One friend expressed her disgust with the common saying ‘she lost the baby’, as if somehow the woman had misplaced her foetus in a moment of profound forgetfulness. Another explained how barbaric and impersonal the medical terms for miscarriage were. There is something called a ‘blighted ovum’, when the fertilised egg implants in the uterus but doesn’t develop. ‘Blighted’, of course, is also a term meaning spoiled or diseased, and is used to describe the condition of a rundown urban area. Blight is a plant disease. Then there is the spontaneous miscarriage, like I had in the airport, which doctors refer to as a ‘spontaneous abortion’, despite the association with medical terminations that are carried out for unwanted or unsafe pregnancies. There is also the kind of miscarriage, like my first one, called a ‘missed abortion’, when the pregnancy has naturally terminated before the twentieth week but the body has not expelled it. ‘Silent miscarriage’ is the preferred term, but many doctors still use the term ‘missed abortion’, and I saw it on my medical paperwork. I remember how incensed I was by the testimony of US Republican politician Terry England, when he voted in favour of the so-called ‘fetal pain’ bill, House Bill 954, that would ban all abortions after twenty weeks, robbing women of reproductive choice even in cases where the baby was not expected to live, effectively forcing women to carry stillborn foetuses. In his testimony, he said, ‘I’ve had the experience of delivering calves, dead and alive – delivering pigs, dead and alive … It breaks our hearts to see those animals not make it.’21 I recall the doctor who performed the D&C to remove my first miscarriage, and how she gently explained the importance of making sure the body was not carrying dead tissue, because it could cause infection. And then there was this politician, comparing women to cows and pigs, and expressing his sympathies with farm animals as he tried to restrict, by law, with penalty of imprisonment, the possibility of doctors removing the dead foetuses from women’s bodies. Psychologically, not to mention medically, it was a barbaric sentence to try to place on any fellow human being*.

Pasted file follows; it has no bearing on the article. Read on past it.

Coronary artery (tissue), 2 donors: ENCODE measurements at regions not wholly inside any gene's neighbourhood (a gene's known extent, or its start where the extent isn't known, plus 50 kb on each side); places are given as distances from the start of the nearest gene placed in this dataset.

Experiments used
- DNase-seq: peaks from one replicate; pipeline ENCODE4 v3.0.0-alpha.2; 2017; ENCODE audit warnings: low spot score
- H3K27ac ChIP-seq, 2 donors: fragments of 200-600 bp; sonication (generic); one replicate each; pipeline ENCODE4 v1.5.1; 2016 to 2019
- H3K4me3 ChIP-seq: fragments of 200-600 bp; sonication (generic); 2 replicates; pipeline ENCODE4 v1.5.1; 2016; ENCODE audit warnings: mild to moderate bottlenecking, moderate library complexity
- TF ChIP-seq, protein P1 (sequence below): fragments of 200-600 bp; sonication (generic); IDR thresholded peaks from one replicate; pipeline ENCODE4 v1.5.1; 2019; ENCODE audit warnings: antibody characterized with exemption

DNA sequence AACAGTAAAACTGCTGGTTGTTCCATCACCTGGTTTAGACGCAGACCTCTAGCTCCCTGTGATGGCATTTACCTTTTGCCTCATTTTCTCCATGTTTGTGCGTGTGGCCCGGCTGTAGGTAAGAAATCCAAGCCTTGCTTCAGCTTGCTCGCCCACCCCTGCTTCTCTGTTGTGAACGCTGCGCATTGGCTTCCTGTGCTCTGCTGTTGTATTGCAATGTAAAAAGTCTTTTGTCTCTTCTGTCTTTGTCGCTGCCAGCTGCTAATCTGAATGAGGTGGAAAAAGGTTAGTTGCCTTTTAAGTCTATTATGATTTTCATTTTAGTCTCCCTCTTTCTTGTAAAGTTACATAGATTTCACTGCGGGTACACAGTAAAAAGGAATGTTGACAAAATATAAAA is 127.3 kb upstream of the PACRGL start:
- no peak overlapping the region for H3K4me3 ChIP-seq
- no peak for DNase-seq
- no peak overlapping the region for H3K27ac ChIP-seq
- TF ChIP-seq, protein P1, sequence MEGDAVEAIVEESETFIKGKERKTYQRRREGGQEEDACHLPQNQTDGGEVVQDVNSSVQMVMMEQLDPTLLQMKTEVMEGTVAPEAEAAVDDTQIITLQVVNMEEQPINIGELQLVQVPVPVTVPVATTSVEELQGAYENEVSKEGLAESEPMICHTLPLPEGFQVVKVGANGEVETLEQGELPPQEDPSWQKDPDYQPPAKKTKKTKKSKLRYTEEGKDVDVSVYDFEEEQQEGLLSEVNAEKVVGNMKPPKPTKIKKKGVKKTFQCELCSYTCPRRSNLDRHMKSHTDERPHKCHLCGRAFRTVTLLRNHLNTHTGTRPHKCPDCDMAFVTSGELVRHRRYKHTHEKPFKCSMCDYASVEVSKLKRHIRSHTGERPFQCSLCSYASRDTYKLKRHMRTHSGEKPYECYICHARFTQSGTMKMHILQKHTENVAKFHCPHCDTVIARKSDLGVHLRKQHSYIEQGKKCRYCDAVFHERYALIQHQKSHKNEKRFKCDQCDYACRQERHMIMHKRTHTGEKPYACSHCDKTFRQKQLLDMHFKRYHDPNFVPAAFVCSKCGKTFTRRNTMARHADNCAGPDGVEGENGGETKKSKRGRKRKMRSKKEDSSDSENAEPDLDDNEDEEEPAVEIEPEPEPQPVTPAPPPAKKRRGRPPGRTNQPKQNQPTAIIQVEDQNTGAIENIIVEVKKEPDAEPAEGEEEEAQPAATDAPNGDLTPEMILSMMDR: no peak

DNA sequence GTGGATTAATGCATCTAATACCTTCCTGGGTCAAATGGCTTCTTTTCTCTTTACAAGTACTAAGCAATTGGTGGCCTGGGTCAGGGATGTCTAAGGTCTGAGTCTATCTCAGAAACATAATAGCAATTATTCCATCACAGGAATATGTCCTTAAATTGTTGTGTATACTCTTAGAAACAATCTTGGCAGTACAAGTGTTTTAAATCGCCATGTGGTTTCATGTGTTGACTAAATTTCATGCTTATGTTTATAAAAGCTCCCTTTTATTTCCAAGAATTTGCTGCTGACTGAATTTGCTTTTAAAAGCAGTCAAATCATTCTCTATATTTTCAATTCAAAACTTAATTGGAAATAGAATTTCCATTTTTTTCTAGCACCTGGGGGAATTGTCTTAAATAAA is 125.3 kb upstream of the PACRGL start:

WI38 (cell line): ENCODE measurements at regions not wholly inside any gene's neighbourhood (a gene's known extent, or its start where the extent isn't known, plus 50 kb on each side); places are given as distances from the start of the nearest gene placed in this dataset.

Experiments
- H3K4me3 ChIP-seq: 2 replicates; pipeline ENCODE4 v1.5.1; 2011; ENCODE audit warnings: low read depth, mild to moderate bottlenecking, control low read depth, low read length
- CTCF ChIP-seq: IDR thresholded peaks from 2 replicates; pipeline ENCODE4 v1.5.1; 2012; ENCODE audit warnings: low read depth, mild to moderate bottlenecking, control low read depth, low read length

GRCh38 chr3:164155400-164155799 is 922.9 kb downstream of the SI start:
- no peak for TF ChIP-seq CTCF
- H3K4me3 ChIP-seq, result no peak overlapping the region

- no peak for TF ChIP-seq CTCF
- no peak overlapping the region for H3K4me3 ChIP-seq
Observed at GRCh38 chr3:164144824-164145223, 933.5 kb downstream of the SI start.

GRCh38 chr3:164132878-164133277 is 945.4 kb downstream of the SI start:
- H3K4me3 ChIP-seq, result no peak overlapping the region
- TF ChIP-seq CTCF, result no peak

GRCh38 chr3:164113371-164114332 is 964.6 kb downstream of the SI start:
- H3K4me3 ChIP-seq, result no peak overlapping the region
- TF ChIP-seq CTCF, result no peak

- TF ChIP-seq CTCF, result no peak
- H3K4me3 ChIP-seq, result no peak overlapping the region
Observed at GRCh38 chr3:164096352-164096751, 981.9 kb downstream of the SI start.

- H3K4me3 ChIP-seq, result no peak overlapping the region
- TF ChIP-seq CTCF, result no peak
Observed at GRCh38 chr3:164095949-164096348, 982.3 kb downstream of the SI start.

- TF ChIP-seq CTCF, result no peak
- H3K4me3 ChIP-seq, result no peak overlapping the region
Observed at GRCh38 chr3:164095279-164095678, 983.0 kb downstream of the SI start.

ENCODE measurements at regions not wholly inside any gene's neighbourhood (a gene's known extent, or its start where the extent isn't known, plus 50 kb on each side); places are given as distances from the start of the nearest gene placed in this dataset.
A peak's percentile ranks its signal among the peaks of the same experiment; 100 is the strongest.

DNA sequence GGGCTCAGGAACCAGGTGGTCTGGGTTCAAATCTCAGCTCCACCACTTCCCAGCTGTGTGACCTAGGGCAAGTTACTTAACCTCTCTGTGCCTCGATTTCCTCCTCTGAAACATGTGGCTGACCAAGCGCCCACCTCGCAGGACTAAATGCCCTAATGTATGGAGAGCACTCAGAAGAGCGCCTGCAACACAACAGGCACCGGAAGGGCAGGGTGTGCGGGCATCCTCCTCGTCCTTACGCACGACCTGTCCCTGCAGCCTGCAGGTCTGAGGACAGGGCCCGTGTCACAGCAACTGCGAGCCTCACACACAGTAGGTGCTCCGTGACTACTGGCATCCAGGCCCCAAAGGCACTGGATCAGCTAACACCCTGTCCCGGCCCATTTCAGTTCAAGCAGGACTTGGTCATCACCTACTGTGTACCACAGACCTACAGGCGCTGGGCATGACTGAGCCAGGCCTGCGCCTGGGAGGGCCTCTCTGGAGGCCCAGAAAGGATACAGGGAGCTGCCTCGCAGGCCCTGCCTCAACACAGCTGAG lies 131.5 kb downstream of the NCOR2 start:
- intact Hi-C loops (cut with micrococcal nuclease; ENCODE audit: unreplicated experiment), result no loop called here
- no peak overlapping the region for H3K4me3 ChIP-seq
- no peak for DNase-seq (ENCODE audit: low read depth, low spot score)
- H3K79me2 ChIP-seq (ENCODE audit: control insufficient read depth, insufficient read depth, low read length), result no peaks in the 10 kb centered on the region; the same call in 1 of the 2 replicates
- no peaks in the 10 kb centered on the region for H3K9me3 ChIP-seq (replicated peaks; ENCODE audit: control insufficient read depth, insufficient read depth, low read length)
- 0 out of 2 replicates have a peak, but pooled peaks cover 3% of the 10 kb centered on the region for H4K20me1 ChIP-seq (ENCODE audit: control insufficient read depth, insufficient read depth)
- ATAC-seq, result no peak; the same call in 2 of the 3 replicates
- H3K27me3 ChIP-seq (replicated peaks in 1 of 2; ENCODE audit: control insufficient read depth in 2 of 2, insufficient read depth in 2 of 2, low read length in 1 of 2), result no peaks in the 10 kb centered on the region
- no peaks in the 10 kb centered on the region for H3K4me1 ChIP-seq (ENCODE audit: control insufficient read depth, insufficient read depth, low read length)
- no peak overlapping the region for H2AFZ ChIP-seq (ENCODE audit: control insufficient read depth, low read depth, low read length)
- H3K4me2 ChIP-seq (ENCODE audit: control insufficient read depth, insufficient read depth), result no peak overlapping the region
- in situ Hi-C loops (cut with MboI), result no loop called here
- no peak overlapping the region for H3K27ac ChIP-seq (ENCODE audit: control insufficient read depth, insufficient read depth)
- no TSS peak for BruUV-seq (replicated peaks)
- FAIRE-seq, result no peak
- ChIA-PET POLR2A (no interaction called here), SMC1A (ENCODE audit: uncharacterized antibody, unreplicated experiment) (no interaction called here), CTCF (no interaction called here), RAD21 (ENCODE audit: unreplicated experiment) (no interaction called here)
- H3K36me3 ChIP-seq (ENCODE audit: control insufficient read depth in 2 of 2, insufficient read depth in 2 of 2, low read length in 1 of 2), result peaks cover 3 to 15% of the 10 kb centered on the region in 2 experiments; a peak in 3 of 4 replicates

(* It may come as a surprise to some that in 2015 abortion is still listed in the NSW Crimes Act, something activists are hoping to reform. In NSW an abortion is only lawful if the woman’s doctor believes on reasonable grounds that it is necessary to avoid a serious danger to her life or her physical or mental health, taking into account economic and social factors as well as medical ones, and the risks of the abortion are not out of proportion to the danger to be averted (Skene, 2004). Despite decriminalisation in most other states, many Australian women and families are still not entitled to make these crucial and deeply personal reproductive health decisions for themselves.)

In 2009, when I’d called my family in Canada to tell them the sad news that I had miscarried, I remember my father telling me that no one in our family had miscarried before. He seemed really to believe this was true, as if he would somehow know the history of all of the pregnancies and miscarriages in his family tree. He genuinely wondered why it had happened to his daughter when we didn’t have a family history of miscarriage. I knew that he was thousands of miles away, across a crackling phone line, trying to deal with news that made him both sad and puzzled, but it stung. This is the deception that comes from the taboo around miscarriage, the deception that allows us to think that miscarriages only happen to other people. Because we do not talk about it, particularly with men, most people do not know how common it is. March of Dimes – a non-profit organisation concerned with the health of mothers and babies – estimates that half of pregnancies end in miscarriage, often before women even know they have missed their period. Once that first trimester is over, the risk drops significantly. (The majority of medical sources estimate that less than 5 per cent of pregnancies end in miscarriage after that first crucial trimester.)